One of the most alarming threats to emerge is the breach of privacy. In a number of high-profile cases, home surveillance cameras have been easily compromised and disturbing reports of hacked baby monitors are in the news.

For example, in early January of this year, a Western Australian mother voiced her worries when she discovered that the baby monitor she recently purchased was compromised. The monitor allowed her to log in with a QR code and a generic password in order to watch her child through a camera. Though she followed the instructions for installation, upon opening the monitoring website she was greatly alarmed to see a vision of a stranger’s bedroom, rather than her child’s.

This type of case isn’t isolated, as another report surfaced last year when a stranger allegedly hacked a baby monitor camera to watch a mother breastfeed. In yet another case, a Texas couple, whose devices were hacked, said they heard a man’s voice coming from their baby monitor threatening to kidnap their child. It doesn’t get much scarier than that.

Though you might not have prepared for it, it’s increasingly clear you need to take steps to protect yourself, your children, your privacy, and your new smart devices from these kinds of emerging privacy threats, as well as others. As a first precaution, you should always remember to change the default passwords on all your networked devices, starting with your router, creating strong new ones and securing them safely whenever possible with a password manager. You should then pick the best endpoint and network security solutions you can find to protect all the networked devices in your home.

Trend Micro Password Manager provides a password manager that lets you generate and sync strong passwords across your PCs, Macs, Android, and iOS devices.

In addition, Trend Micro Security provides the best endpoint security for PCs, Macs, Android and iOS—a key part of any home security strategy. Trend Micro Maximum Security includes Trend Micro Mobile Security as part of its subscription, so you can protect up to 10 devices.

Finally, Trend Micro Home Network Security is specifically designed to protect all your new “smart” connected devices in the home. It filters incoming and outgoing traffic to provide an extra layer of protection against intrusions or hacking of the home network. It protects your router and a wide range of smart devices, including security cameras, child monitoring devices, smart TVs, refrigerators, smart speakers, and even smart doorbells and thermostats, from emerging IoT threats—and the list goes on.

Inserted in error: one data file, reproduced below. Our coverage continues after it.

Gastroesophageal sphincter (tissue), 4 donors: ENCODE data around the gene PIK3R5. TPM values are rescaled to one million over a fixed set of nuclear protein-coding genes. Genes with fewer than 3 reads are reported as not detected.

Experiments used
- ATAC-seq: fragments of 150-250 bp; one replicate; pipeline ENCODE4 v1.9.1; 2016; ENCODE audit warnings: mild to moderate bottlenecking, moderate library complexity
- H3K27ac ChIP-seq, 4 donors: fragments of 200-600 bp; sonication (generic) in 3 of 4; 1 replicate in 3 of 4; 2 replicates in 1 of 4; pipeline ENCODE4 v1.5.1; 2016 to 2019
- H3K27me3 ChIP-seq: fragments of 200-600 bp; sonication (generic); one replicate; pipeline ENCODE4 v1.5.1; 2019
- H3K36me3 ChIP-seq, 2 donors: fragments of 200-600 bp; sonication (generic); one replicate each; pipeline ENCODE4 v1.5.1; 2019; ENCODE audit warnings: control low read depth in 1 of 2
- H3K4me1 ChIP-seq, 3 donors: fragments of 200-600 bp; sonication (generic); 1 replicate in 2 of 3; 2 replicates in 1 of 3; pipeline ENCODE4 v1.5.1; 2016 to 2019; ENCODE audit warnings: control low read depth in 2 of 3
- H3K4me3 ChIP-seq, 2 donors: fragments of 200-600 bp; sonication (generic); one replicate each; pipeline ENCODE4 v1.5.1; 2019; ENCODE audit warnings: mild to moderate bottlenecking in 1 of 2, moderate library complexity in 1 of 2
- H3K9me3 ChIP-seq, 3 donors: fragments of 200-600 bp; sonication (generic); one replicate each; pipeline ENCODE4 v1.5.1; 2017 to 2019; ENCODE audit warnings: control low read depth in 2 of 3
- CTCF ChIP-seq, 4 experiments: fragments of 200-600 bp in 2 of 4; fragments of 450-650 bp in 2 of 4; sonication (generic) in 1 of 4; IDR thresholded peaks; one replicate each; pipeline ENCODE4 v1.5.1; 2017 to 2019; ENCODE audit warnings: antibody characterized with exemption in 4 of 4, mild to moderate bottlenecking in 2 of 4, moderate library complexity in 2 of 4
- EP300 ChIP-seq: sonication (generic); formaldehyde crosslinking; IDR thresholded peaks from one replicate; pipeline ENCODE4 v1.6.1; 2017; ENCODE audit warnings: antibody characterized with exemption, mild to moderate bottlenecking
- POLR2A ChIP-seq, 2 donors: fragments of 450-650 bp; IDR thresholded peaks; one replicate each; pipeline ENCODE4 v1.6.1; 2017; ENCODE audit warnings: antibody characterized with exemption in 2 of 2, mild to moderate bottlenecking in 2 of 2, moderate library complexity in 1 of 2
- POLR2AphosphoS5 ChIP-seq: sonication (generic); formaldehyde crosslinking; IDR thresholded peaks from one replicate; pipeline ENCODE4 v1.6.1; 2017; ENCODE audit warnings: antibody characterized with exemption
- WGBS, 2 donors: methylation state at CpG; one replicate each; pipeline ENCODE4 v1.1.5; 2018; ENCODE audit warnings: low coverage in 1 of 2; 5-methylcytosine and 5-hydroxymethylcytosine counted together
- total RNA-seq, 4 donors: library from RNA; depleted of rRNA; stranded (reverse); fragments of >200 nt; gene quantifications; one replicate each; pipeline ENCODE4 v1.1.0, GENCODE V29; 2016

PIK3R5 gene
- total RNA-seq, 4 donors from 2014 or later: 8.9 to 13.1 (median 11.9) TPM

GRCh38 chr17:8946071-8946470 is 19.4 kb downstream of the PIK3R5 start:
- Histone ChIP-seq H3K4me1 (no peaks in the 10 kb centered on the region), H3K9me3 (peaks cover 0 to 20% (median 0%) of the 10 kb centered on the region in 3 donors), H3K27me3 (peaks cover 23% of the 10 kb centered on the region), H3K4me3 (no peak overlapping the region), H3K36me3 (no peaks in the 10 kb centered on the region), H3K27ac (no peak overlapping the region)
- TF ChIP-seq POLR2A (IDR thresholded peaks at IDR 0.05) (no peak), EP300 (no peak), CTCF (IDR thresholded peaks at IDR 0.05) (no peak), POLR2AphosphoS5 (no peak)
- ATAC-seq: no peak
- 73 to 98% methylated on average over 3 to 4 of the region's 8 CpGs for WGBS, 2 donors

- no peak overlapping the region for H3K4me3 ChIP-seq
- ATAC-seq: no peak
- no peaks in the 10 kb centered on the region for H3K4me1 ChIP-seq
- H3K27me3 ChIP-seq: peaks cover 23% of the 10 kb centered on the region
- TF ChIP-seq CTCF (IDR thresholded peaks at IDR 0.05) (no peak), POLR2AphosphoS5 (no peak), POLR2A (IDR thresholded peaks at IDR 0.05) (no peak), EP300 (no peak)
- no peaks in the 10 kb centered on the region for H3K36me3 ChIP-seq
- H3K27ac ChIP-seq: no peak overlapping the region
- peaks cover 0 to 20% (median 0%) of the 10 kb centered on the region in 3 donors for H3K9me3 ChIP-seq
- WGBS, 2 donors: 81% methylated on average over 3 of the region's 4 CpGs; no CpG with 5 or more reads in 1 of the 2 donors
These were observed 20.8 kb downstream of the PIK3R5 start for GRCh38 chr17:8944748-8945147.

With our endpoint and network security solutions, we’ve got you covered! Click the links above for more details on our solutions.

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We are hiring – Senior Cybersecurity Consultant

Due to the continued expansion of our DPO as a Service, and CSO as a Service offerings, BH Consulting is now seeking to recruit a Senior Cybersecurity Consultant to join its growing team.

BH Consulting is a dynamic and fast-paced cybersecurity and data protection consulting firm. We provide a market leading range of information security services focused on GDPR, cybersecurity, cyber risk, digital forensics, ISO 27001, and awareness training.

We have a vast range of clients from private and public sector organisations, to large global multinational organisations. We operate both domestically in Ireland and Internationally with our head office located in Dublin.

The trust relationship with our customers underpins the fibre of our organisation. We nurture this trust relationship by investing time and resource to understand our customer’s business needs and we provide advise that aligns with those needs.

Our team is passionate about successfully addressing the cybersecurity and data protection issues our customers have. We continue our journey to grow and expand and have established a new senior role within our organisation to support this growth.

Who are we looking for?

A senior cyber-security consultant who will work closely with the Chief Operations Office, and the CEO, Brian Honan. You  will help BH maintain its customer relationships by delivering to existing clients and you will also help to win new business. You will be an ambassador for BH’s trusted brand and your calibre will reflect this.